Law expands second chance for those convicted of crimes


In January, updates to Michigan’s expungement requirements went into effect, giving individuals convicted of certain crimes an increased chance to clear their record.

“In Michigan, it used to be you were eligible for expungment if you only had one conviction, for the most part,” explained Daniel Broxup, an attorney with Mika Meyers. “Now you can get rid of either two misdemeanors or one felony as long as you don’t have more than two misdemeanors.”

Convictions are only eligible for expungement after a five-year period, and not all convictions are eligible for expungement.

A conviction that could have resulted in life in prison is not eligible, nor are most sexual offense crimes and traffic offenses involving operating a motor vehicle, like a DUI, for instance.

Some of the convictions that are eligible are larceny, robbery, assault and certain drug-related charges.

Broxup called the change “pretty significant” because it opens the door for a lot of individuals who would not have been able to get their convictions expunged previously.

It also means they might have a better chance at landing a job without those convictions available for discovery by future employers.

“My research shows about 90 percent of employers are doing background checks,” Broxup said. “For purposes of employers searching for it, it should be completely off your record.”

A record that includes expunged crimes is still available to law enforcement, so if someone commits an additional crime later it would still be treated as a second crime.

Broxup said there are many professions where a conviction could prevent someone from a job.

“It ranges from accounting, aviation, banking, daycare, firefighters, hazmat drivers, health professionals, insurance, etc.,” he said. “It’s a pretty broad spectrum of industries and professions that are covered.”

Additionally, many employers have their own requirements when it comes to hiring people with certain types of convictions.

“It’s an advantage for employees,” Broxup said. “I don’t know if it necessarily helps employers. Most employers would want to know that information.”

Most of the opposition to the changes revolved around the public’s and employers’ right to know, Broxup said, “especially when talking about embezzlement, larceny — things that for most employers would be a big red flag.”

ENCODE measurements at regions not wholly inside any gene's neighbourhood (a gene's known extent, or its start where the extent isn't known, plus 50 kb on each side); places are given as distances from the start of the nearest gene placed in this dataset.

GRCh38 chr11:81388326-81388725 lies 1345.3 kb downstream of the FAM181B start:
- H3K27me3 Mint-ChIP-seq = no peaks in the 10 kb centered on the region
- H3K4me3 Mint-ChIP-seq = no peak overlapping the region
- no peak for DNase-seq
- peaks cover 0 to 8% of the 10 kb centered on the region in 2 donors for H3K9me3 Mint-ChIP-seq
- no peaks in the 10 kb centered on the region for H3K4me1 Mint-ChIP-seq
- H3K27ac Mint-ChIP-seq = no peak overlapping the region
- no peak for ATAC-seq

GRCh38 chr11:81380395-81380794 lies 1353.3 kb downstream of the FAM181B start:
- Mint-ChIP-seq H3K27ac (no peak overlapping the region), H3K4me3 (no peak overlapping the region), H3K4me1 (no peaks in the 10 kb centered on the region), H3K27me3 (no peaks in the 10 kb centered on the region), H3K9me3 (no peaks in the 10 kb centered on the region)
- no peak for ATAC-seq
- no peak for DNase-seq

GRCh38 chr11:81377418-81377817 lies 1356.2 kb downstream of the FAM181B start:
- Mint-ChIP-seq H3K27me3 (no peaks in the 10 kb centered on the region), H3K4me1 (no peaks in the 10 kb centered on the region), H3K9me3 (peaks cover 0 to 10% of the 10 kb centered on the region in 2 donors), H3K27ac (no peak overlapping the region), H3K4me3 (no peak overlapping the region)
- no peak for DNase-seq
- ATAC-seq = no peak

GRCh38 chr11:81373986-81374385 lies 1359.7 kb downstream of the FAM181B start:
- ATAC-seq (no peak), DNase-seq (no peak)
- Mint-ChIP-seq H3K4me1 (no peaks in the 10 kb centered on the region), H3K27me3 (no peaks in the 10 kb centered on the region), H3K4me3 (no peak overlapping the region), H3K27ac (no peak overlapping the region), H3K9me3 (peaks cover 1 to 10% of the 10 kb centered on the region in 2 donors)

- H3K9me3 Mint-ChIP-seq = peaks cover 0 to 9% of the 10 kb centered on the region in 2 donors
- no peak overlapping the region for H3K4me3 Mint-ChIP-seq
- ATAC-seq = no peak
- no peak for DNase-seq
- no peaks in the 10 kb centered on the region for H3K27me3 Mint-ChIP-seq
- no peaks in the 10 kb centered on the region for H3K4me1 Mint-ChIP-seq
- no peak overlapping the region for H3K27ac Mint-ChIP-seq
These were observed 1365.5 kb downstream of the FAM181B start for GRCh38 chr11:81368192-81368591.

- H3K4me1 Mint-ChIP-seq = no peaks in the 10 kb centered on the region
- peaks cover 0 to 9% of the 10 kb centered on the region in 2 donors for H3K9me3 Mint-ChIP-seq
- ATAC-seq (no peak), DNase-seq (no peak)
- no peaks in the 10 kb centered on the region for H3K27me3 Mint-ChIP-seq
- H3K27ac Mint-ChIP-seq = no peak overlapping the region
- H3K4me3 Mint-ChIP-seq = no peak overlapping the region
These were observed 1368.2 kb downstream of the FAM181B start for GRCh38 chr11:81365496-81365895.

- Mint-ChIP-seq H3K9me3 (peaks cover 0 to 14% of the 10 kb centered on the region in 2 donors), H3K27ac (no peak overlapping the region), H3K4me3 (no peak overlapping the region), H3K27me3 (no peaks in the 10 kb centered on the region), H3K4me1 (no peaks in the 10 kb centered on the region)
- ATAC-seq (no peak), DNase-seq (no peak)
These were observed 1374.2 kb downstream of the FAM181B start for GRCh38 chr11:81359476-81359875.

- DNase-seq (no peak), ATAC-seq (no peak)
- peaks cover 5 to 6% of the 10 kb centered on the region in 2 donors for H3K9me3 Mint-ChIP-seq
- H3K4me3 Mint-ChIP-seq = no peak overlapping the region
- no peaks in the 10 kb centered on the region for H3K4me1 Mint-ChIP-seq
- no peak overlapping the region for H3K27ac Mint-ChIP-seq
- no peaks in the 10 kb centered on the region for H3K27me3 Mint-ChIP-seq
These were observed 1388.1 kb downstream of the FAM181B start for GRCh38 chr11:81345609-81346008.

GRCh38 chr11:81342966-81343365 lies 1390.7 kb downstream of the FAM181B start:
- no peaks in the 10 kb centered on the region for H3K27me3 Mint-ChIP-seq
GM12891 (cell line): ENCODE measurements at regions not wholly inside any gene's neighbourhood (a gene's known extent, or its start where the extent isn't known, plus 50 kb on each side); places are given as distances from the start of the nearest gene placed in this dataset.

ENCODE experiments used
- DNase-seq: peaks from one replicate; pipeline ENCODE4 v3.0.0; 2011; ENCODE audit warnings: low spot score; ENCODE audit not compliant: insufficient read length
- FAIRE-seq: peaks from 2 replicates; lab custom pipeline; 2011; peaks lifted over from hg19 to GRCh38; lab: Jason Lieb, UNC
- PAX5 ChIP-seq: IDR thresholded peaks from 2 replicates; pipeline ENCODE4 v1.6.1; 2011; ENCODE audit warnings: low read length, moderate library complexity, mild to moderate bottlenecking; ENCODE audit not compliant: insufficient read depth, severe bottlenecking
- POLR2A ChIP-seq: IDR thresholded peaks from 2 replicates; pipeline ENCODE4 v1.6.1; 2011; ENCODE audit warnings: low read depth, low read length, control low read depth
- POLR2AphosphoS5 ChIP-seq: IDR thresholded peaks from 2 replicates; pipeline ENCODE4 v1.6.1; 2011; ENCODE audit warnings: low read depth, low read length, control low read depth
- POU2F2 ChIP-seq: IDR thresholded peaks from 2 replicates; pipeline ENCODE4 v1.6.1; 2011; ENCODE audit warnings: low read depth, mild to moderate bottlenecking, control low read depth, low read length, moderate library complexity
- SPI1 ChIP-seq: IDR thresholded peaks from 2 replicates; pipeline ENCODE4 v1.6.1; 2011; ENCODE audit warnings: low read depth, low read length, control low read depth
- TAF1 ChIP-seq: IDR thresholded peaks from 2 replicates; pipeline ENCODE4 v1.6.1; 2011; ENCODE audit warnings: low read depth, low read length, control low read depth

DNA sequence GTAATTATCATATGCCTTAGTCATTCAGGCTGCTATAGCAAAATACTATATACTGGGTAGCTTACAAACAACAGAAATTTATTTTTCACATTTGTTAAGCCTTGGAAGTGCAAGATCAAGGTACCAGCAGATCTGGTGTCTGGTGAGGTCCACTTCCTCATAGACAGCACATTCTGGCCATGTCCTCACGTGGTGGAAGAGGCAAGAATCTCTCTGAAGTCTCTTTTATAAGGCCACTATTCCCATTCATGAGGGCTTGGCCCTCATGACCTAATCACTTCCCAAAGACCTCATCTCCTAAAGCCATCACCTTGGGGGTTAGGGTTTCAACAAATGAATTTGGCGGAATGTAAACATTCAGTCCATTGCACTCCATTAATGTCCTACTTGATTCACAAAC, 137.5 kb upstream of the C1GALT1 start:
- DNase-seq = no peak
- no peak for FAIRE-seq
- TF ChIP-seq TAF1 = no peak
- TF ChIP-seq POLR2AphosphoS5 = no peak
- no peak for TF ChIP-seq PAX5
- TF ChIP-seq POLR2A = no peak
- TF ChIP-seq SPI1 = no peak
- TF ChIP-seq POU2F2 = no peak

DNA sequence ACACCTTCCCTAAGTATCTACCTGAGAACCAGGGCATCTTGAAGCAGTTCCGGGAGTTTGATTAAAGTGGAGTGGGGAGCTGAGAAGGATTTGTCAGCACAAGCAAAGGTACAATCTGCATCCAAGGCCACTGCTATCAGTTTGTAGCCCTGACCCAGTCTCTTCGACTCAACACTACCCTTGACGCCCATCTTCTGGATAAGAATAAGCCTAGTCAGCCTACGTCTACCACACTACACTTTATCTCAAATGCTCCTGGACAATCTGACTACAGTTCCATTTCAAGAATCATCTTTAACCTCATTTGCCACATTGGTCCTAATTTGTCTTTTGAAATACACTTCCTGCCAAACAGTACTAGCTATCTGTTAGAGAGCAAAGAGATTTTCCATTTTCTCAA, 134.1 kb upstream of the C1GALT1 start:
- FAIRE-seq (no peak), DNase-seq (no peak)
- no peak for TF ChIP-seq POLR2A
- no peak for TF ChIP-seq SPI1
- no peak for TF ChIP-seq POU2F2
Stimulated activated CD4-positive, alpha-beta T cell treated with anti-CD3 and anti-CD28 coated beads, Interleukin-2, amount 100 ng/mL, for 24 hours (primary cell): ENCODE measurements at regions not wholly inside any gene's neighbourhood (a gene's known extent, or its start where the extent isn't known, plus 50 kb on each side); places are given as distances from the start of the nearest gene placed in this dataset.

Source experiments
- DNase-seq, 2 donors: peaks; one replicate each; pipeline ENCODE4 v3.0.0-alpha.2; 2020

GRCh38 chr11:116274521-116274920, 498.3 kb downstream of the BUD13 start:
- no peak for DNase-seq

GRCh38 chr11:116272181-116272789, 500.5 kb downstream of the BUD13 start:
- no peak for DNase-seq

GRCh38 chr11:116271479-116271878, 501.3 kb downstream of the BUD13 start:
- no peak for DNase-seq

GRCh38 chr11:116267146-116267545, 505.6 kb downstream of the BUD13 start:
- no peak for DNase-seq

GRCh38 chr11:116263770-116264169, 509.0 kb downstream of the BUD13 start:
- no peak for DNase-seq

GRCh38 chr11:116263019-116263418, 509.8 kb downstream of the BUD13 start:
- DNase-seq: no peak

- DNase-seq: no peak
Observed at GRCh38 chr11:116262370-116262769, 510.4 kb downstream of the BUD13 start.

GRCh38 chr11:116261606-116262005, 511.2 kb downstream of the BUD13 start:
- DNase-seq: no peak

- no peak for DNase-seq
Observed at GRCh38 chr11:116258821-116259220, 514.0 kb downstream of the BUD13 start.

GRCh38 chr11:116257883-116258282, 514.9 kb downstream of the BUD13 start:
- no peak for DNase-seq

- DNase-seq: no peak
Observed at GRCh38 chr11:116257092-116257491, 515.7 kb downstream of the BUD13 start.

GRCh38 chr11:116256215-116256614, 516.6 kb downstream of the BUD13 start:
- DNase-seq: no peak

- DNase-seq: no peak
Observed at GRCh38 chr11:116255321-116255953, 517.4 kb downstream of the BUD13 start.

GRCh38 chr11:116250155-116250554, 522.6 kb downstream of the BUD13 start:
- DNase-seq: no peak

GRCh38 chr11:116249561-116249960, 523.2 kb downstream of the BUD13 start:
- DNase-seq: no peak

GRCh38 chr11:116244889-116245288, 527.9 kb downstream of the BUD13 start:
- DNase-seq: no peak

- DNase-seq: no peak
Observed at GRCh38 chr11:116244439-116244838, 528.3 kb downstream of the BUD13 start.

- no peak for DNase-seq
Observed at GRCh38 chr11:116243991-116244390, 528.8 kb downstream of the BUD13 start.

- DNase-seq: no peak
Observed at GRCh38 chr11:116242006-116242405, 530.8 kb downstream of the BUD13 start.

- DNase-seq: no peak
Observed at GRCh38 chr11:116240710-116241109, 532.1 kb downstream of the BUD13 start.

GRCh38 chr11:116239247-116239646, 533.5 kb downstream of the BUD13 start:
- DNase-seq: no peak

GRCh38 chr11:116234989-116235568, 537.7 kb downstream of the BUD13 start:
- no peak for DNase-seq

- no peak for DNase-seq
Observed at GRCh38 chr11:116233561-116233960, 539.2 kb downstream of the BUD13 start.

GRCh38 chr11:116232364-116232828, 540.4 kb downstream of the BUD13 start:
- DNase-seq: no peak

The motivating factor that led legislators to pass the changes, however, was getting people back to work.

“If you have a couple of convictions on your record and you aren’t eligible for expungement, it can be almost impossible to get a job,” he said. “If you can clear that up, you take somebody who is essentially not contributing in any way to their community or society and (giving them) the opportunity at least to get back to work.”

Broxup said his firm is already getting calls from individuals with convictions looking to apply for expungements.

“People we’ve turned away in the past who weren’t eligible and now are eligible,” he said. “People are becoming aware of it and seeing that it’s an option for them.”

He warns just because the opportunity is there doesn’t mean someone will be successful in an attempt to get a conviction expunged.

“It’s still up to the judge,” he said.

It’s also dependent on the Attorney General’s office.

An applicant must file the appropriate form with the convicting court and send copies of the application to the Michigan State Police, Michigan Attorney General and the prosecutor’s office that tried the case.

Sydney E. Allen, communications representative for Attorney General Bill Schuette, provided the following regarding the expungement process.

“Our Corrections Division files a response to each application to set aside a criminal conviction based on a thorough review of the application and the applicant’s criminal history report provided to us by the Michigan State Police. Nearly all of the applications involve cases that our office did not prosecute.

“We will either file an objection or take no position.”

Allen said the Corrections Division would file an objection when it determines the applicant is not eligible for a set-aside under the statute.

“We will file a ‘no position’ response when the applicant meets the eligibility requirements to have his/her conviction set aside,” she said.

Based on data from the Attorney General’s office from the two years prior to the new requirements, in 2014 the Corrections Division filed a no-position response in 2,052 cases and an opposition response in 931 cases. In 2013, it filed a no-position response in 2,365 cases and an opposition response in 1,020 cases.

The final decision to set aside a conviction is made by the judge in the case.

The Attorney General’s office does not maintain statistics on the percentage of applications that are granted.

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